tv The Travel Show BBC News April 17, 2022 1:30am-2:01am BST
this is bbc news. the headlines: russia says its troops have completely cleared ukrainian forces from the besieged and heavily bombarded city of mariupol after weeks of intense fighting — apart from one location. president volodymyr zelensky has warned peace talks with russia would come to a halt if the remaining troops in mariupol were killed. the mayor of kyiv has told people who've fled the ukrainian capital not to return yet. vitali klitschko warned of further russian missile attacks in northern parts of the city. he said at least one person had been killed and several others were wounded in strikes early on saturday. the authorities in south africa say the number of people known
to have died in devastating floods in kwazulu—natal province has risen to three—hundred—and—ninety—eight with 27 people still reported as missing. rescue operations have been taking place but further flooding is possible as rain falls on saturated ground. now on bbc news: the travel show. this week on the show, i head underground in naples to get a sneak preview of an amazing archaeological discovery. on my gosh! look at this! plus find out why a certain world—famous footballer has a shrine dedicated to him in the city. as restrictions are rolled back, cat is on the road in the uk to take a rollercoaster recovery ride. and we're heading to sri lanka to find out about a cleanup campaign along one of the country's historic canals.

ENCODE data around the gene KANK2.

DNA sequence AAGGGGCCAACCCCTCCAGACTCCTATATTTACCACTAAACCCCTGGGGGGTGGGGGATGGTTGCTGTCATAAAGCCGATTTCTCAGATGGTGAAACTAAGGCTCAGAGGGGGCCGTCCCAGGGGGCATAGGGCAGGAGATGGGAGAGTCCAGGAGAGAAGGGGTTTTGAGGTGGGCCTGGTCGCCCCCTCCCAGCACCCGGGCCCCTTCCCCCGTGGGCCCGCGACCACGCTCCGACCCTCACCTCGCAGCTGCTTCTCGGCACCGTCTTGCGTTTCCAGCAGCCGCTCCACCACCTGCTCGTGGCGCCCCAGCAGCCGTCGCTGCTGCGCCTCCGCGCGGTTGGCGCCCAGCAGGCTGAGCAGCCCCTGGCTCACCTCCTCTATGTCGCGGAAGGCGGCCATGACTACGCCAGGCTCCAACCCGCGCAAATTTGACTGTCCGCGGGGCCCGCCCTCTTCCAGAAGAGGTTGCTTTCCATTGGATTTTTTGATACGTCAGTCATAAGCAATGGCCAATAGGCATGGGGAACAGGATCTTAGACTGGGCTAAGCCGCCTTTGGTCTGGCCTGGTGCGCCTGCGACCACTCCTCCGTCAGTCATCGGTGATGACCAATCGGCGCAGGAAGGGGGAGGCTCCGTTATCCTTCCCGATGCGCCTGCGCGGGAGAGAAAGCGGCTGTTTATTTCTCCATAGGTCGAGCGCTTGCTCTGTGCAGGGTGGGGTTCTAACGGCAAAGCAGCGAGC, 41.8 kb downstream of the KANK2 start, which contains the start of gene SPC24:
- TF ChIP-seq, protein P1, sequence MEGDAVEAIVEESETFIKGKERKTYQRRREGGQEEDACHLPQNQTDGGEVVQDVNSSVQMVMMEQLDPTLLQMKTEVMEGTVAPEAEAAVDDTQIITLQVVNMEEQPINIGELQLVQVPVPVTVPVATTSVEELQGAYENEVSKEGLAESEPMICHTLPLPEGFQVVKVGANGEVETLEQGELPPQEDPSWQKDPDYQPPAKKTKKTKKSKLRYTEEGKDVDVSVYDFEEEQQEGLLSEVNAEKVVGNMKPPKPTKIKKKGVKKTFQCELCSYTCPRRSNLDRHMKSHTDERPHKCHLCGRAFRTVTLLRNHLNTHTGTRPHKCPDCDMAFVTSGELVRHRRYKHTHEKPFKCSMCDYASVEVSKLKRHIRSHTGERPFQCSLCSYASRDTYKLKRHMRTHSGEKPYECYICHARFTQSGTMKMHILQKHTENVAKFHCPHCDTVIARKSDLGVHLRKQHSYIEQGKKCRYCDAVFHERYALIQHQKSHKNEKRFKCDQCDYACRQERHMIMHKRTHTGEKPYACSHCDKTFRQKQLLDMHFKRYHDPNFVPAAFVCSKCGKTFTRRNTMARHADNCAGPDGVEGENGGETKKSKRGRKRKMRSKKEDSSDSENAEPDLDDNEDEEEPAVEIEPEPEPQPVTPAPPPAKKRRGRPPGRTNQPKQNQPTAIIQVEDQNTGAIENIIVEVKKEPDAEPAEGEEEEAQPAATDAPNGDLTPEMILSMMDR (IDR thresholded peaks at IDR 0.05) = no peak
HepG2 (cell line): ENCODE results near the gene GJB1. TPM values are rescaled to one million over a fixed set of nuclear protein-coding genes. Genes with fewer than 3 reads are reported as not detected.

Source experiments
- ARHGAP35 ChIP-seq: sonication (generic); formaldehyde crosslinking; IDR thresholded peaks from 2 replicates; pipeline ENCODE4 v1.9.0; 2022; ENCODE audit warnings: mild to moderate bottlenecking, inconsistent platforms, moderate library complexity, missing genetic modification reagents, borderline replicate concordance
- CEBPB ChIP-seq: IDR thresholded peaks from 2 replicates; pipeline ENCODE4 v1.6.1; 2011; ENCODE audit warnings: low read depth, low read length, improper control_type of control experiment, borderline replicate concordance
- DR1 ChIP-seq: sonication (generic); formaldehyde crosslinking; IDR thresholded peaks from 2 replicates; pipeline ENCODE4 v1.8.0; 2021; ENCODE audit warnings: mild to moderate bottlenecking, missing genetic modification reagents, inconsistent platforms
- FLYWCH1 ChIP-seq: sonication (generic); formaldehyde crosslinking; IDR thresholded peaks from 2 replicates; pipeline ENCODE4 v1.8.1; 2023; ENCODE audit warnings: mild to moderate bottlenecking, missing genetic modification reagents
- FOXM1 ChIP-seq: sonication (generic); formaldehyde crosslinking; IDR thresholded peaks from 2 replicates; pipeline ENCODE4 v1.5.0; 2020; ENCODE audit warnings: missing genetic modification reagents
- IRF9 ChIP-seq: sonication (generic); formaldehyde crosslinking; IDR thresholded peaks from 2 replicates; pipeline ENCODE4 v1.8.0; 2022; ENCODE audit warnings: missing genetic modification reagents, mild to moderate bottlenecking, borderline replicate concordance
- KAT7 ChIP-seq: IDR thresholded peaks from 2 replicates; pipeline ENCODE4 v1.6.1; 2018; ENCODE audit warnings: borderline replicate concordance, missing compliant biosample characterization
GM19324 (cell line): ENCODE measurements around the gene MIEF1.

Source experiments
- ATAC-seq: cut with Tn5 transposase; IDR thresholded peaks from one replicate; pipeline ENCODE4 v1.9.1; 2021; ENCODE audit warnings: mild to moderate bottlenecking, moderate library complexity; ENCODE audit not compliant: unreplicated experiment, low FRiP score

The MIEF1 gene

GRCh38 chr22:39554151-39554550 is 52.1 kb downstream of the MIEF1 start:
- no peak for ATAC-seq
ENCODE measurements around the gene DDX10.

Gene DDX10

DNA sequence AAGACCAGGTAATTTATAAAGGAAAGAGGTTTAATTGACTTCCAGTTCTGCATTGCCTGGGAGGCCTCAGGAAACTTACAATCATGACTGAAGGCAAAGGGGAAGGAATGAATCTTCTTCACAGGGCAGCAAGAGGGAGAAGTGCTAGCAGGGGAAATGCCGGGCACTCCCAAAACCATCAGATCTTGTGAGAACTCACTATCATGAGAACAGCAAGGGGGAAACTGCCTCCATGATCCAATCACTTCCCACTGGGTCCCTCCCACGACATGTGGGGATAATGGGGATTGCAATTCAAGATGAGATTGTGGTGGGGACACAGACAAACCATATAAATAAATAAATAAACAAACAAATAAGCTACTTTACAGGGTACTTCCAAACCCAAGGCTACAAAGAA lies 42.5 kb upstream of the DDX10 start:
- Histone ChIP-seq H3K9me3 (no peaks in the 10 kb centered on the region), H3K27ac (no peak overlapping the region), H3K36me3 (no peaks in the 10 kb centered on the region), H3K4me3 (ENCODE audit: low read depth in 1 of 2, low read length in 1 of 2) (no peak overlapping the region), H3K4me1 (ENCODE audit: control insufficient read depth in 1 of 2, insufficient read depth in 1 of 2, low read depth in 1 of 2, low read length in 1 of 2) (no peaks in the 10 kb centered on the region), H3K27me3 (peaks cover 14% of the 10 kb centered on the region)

metres of ash buried everything, freezing this catastrophic moment in time until its rediscovery in the 16th century. walking through the streets of this ancient city, under the shadow of the active volcano that destroyed it, is actually quite unsettling. pre—pandemic, almost 2 million people came here every year, which put a strain on the site and lead to it almost losing its unesco heritage status in 2015. but it's come a long way since then, partly thanks to a new director, who's made it his mission to protect the site while also improving the visitor experience. it has always been a site evolving with the times and so it has always been a site to experiment and to try out new approaches — both for the conservation and for the dialogue with the public — and so this isjust continuing.